Tokyo String Quartet provides memorable evening on farewell tour
For over four decades the Tokyo String Quartet has been a paragon among chamber ensembles. Each of the group’s members plays a Stradivari instrument, contributing to the foursome’s distinctive sound. Acclaimed concert and recorded cycles of the quartets of Beethoven and Bartok have achieved historical status among aficionados. With the coming retirement of long-time members violinist Kikuei Ikeda and violist Kazuhide Isomura, the quartet has decided to retire.
In the midst of an extensive farewell tour, the Tokyo presented a superb program of works by Mozart, Bartok and Mendelssohn Tuesday night for Friends of Chamber Music. A large and supportive audience filled the University of Miami’s Gusman Concert Hall for an evening of great music-making that transcended the sentimentality and nostalgia that inevitably pervade such occasions.
Violinist Martin Beaver joined the quartet in 2002, ending a period of instability during which several changes in the first chair contributed to uneven performances. Beaver is a strong leader, a brilliant and agile instrumentalist with great ensemble skills. From the onset of Mozart’s “Hoffmeister” Quartet in D Major, K.499, the signature Tokyo sound was on full display—supple and exquisitely blended. In a reading that gave equal measure to the serenity and dramatic undercurrents of the Adagio and quirky turns of the vivacious finale, this classical masterpiece emerged silky-toned, aristocratic and vivacious. The Menuetto in particular sparkled with robust freshness and mirth.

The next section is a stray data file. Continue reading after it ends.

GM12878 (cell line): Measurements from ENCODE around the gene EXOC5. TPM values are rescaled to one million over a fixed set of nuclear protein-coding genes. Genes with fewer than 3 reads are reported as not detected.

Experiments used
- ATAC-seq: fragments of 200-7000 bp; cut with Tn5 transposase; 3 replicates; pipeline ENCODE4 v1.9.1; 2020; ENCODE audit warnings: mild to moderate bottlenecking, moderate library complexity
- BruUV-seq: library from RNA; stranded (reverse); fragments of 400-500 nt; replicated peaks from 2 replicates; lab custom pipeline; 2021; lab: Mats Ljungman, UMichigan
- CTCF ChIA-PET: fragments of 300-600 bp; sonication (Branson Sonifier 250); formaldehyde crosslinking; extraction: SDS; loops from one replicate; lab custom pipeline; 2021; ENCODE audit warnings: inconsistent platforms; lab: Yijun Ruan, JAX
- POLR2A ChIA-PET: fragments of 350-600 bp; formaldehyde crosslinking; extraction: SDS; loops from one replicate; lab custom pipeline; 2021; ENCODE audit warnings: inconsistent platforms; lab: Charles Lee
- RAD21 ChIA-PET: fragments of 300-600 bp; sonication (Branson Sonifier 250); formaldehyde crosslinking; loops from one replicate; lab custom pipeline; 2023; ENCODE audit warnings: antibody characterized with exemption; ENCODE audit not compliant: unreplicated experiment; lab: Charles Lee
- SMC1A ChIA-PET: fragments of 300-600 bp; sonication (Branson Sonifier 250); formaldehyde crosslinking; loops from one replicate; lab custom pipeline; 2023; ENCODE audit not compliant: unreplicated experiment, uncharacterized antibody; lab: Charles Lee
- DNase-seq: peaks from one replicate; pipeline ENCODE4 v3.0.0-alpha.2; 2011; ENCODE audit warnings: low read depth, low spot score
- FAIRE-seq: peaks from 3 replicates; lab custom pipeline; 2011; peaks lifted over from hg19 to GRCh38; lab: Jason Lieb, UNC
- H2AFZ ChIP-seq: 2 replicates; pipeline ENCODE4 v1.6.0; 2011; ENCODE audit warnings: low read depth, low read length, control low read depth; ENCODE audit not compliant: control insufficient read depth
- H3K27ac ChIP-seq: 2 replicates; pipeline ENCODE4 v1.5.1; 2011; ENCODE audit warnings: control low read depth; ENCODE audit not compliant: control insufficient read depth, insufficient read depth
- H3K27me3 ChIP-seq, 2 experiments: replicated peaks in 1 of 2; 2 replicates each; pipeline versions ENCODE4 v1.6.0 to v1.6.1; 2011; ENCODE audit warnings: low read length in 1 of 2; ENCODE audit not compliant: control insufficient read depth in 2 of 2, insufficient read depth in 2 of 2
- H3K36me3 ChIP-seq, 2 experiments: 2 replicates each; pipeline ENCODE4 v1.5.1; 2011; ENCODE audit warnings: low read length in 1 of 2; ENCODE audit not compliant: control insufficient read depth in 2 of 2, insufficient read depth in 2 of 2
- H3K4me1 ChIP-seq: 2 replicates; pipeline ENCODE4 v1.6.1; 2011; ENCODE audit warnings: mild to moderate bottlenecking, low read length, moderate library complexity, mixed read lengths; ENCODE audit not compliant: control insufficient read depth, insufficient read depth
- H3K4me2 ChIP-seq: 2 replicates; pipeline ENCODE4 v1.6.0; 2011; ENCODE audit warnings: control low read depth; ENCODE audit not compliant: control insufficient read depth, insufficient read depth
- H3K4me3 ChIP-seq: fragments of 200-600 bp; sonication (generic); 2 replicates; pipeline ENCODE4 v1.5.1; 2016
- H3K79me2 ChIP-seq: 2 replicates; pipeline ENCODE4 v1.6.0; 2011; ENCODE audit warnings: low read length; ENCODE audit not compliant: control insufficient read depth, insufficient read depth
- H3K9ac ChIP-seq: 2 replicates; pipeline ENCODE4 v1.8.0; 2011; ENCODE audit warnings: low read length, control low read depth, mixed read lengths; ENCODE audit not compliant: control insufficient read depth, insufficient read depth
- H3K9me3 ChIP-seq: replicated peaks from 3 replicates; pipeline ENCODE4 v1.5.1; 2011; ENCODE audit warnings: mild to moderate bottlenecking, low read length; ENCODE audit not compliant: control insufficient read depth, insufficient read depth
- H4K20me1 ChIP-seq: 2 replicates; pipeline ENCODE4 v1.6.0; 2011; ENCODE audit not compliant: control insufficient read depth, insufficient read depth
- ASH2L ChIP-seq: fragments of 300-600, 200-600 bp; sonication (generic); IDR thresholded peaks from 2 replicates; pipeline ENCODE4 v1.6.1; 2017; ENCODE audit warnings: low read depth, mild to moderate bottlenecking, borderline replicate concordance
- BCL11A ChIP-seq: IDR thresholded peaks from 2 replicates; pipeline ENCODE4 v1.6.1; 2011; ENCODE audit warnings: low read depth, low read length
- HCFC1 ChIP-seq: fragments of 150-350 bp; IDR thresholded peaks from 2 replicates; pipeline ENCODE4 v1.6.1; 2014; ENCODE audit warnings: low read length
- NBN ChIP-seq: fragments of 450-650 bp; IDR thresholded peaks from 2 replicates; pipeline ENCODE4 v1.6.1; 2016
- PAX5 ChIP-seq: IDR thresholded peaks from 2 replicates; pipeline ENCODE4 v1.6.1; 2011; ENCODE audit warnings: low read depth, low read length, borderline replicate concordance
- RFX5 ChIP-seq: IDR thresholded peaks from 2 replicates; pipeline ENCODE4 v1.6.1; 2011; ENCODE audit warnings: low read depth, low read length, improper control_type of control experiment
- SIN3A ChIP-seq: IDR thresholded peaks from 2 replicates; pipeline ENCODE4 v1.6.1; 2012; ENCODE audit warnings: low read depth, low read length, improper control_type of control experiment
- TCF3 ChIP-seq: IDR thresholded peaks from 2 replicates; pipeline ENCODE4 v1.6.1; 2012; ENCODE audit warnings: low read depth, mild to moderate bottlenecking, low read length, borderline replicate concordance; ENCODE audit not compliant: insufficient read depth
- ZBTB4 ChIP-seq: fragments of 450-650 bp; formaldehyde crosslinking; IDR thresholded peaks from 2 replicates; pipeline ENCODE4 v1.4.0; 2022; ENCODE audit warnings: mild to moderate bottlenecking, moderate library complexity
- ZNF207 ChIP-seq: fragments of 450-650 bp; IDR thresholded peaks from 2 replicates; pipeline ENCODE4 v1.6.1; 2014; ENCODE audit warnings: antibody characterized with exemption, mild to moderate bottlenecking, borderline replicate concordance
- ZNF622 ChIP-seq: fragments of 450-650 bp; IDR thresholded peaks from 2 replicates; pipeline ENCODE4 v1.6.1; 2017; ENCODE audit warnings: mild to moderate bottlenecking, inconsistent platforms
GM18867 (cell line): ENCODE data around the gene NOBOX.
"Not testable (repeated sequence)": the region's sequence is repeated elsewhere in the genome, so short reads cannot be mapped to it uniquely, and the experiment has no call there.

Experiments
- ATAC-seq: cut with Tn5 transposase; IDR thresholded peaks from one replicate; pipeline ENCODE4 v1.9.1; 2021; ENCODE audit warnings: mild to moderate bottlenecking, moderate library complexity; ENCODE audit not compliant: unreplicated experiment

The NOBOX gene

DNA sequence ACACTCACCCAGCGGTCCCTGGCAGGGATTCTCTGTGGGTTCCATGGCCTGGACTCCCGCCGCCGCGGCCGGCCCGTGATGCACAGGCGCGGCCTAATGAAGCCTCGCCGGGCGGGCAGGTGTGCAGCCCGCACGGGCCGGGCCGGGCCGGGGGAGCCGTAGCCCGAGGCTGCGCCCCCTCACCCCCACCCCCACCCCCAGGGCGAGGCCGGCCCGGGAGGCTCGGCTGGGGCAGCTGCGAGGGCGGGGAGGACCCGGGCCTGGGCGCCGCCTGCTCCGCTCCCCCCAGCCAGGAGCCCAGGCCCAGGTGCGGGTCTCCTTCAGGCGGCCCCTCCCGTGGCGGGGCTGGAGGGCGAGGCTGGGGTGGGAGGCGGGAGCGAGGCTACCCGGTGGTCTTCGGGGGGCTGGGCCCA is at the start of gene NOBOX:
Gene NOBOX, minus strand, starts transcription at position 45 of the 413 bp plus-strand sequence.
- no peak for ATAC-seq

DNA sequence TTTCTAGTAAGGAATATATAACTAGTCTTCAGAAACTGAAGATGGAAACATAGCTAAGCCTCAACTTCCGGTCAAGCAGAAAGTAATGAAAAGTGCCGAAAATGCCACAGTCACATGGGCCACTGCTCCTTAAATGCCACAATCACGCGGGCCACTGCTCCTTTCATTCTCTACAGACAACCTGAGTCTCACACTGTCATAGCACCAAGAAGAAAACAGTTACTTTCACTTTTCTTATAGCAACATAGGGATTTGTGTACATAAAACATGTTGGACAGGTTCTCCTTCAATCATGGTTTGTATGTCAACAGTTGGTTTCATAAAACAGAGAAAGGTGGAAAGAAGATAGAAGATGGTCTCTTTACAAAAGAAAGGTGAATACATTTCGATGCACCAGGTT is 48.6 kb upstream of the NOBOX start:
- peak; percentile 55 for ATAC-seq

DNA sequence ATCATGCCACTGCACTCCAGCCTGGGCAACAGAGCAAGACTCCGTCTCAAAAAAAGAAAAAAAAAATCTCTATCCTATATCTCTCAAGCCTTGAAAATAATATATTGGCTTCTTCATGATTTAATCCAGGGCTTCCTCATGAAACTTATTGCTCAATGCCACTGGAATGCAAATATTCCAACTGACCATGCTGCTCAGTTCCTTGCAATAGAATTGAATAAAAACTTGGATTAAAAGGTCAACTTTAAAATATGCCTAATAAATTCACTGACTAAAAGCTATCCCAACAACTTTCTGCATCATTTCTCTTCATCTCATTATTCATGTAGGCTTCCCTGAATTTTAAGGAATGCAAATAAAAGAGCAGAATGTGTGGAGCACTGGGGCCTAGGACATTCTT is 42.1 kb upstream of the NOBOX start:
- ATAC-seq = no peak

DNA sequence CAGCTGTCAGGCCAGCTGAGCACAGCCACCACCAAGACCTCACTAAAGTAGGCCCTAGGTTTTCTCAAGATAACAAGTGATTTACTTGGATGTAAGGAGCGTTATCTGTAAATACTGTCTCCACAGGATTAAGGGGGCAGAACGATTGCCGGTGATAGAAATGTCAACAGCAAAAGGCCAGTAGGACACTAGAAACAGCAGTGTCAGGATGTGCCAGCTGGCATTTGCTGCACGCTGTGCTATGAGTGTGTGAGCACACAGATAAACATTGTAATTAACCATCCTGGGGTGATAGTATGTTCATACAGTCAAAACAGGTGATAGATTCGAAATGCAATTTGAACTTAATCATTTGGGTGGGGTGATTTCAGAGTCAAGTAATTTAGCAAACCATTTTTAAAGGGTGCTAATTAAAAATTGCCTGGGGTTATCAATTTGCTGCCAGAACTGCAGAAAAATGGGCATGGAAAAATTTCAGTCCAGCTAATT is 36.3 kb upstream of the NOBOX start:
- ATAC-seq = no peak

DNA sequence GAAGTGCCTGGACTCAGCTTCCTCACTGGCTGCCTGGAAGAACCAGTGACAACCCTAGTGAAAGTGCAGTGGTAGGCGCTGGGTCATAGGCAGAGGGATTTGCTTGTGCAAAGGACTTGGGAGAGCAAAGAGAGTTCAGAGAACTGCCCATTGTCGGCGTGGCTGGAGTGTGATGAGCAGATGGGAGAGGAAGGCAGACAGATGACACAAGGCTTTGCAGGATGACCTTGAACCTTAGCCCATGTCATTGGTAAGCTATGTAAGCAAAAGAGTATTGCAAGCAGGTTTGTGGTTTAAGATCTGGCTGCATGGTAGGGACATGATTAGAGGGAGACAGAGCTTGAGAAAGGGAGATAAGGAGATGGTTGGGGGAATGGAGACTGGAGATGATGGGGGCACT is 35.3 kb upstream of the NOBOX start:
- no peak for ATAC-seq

Bartok’s pungent String Quartet No. 4 proved the evening’s high point. Unlike some groups, the Tokyo did not attempt to soften the score’s astringent modernism, the driving rhythm of the first movement here fiercely attacked with primitive harshness. The emotional turmoil of the slow movement, one of Bartok’s most intense night-music portraits, was projected with searing power. Heady folk roots propelled the Allegretto pizzicato, the strings plucked with dancing lightness. An acerbic Hungarian dance at headlong pace marked the Allegro molto finale, the climax of a stellar performance of repertoire that this quartet has truly made its own. So intense was the musicians’ performance that the cell phone that went off near the movement’s conclusion felt doubly disturbing.
The Quartet No. 2 in E minor is the work of an eighteen-year-old Felix Mendelssohn but, like so many of the composer’s youthful scores, the music shines with melodic felicities and formal mastery. The players captured just the right measure of understated passion that pervades the work’s outer movements. In the airy scherzo, recalling the manner of Mendelssohn’s Octet and Midsummer Night’s Dream score, the quartet’s bright, crisp articulation was exhilarating. Cellist Clive Greensmith and violist Isomura took songful flight in the Andante, the sonority deep and beautiful. A high voltage Presto brought a standing, cheering ovation.
The fourth movement from Haydn’s Quartet No. 59 in G minor (“Rider”) was a wry, light-hearted encore, and a farewell to Miami from a quartet that is going out at its peak.